Veronica Vandermeulen knows more than most how much can change in a year.
In January 2014, her months-old son was losing weight rapidly and fighting for his life despite the pacemaker that kept his heart pumping.
Now 16-month-old Logan is healthy after his July heart transplant. It was his fourth major surgery after two failed pacemakers and a Berlin heart, an artificial pumping device that kept his heart going for half a year while he waited for a new one.
"It went from him pretty much on death's door to this energetic, not even sick looking child. It's just crazy," says Veronica, recalling how her baby lost one pound in less than a week . Eventually he was diagnosed with cardiomyopathy - a deterioration of the heart muscle that can lead to heart failure.
But the mother of two can't rest easy yet. The first year post operation is the most dangerous.
"It's still bad, but not as bad as the first three to six months."
She keeps him close and takes pains to contain the threat of germs - a common cold could require hospitalization. Logan's had two colds since he returned to Prince George in September, but neither were serious.
Some family members still haven't met Logan and Veronica rarely takes him out of the house, except for the occasional shopping trip, where she religiously wipes everything down with sanitizer.
"Including the pin pads and everything that we touch," she says with a laugh. "People look at me like 'What are you doing?'"
On the stroller, she's fastened a sign: "Warning, heart warrior on board. Please do not touch the baby." Hand sanitizer is fastened to the door back door of their home.
"I'm not exactly sure what to worry about, so I think I just worry about everything," says Veronica, who is still off work and looking after Logan and three-year-old Eli full time.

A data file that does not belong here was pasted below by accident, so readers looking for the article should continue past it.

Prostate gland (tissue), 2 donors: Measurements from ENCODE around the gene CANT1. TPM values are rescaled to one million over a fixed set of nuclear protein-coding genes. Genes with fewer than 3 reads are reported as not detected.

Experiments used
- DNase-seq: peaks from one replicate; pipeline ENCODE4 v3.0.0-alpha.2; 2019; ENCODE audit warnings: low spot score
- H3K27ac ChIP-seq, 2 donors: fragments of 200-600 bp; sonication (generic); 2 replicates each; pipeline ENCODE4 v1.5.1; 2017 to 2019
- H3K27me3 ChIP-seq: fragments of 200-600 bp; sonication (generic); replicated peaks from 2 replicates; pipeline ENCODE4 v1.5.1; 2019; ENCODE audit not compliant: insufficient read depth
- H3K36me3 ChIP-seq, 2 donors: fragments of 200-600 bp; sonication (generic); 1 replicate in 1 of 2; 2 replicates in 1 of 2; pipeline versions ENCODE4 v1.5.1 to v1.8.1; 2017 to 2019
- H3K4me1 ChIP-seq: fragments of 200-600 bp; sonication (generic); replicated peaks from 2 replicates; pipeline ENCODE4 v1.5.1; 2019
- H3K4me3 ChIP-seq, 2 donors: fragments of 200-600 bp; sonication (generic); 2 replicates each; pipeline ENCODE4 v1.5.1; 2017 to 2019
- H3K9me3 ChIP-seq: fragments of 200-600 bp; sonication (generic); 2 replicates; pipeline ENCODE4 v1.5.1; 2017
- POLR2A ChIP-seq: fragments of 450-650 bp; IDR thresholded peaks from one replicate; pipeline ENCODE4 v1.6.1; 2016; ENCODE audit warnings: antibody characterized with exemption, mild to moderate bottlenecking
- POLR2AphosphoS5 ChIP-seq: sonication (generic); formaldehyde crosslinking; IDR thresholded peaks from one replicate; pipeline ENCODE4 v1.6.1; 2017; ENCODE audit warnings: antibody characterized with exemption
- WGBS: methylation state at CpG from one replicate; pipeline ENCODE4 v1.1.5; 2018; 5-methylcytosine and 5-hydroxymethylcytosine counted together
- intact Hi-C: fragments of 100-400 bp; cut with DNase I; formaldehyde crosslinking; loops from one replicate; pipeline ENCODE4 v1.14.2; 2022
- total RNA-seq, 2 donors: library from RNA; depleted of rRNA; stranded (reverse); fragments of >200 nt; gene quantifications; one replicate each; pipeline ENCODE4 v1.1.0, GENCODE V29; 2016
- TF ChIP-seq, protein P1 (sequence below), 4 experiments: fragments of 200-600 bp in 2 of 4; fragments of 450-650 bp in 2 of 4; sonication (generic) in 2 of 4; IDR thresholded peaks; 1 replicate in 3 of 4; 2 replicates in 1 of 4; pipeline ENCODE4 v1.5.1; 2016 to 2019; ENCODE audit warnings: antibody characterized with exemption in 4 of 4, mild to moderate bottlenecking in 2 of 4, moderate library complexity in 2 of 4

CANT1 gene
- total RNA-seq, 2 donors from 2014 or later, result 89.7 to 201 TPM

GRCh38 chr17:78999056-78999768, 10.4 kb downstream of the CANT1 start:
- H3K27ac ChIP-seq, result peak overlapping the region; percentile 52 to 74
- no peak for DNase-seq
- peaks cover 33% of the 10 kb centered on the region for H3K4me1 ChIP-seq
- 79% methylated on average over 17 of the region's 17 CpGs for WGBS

But when she looks at Logan, she can tell he's better. His skin holds a healthy pink hue. Flipping through a baby picture book, Veronica points out the pale white face from a year before.
"He was always an off colour," she says. "It kind of feels like a dream now. He's doing so well. He doesn't look like a heart baby until I change him and I'm like 'Oh yeah you have scars."
Veronica lifts up his shirt to reveal four penny-sized marks on his stomach. She flips the page again, and points to a picture showing the long purple tubes that made up the Berlin heart, entering the skin.
Logan was the first baby in B.C. to be put on the artificial pumping device and they seem to take up half his tiny body.
Veronica remembers thinking, "This is not scary, this is saving his life."
That device kept him from doing anything but sitting up in his Vancouver hospital bed from February through to his surgery in July. Veronica stayed with him the whole time, sometimes only seeing her husband once a month.
"He wasn't rolling over, he wasn't crawling or anything," she says as Logan chatters his baby talk in the background. "But since we've been home, he's been progressing quite well."
Logan is still small for his age. At 20 pounds, he's six pounds lighter than his older brother Eli was at the same age. Some things, like the scars, will still separate him from the other kids. Logan will have to take two anti-rejection drugs, twice a day, for the rest of his life.
Veronica says Logan is more energetic now, but he was always mischievous and spunky. The heart didn't change that.
She says the moment his recovery started sinking in was soon after the surgery, when she held him, face-to-face, without the barrier of his tubes.
"There's a picture of us and I'm holding him facing me in my arms, and we're looking out the window."
with files from Mark Nielsen